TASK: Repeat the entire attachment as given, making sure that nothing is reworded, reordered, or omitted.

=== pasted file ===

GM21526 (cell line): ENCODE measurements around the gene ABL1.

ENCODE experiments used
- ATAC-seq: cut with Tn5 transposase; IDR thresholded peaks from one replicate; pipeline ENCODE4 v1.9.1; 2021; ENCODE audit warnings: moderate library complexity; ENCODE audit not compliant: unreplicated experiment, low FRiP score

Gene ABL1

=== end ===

GM21526 (cell line): ENCODE measurements around the gene ABL1.

ENCODE experiments used
- ATAC-seq: cut with Tn5 transposase; IDR thresholded peaks from one replicate; pipeline ENCODE4 v1.9.1; 2021; ENCODE audit warnings: moderate library complexity; ENCODE audit not compliant: unreplicated experiment, low FRiP score

Gene ABL1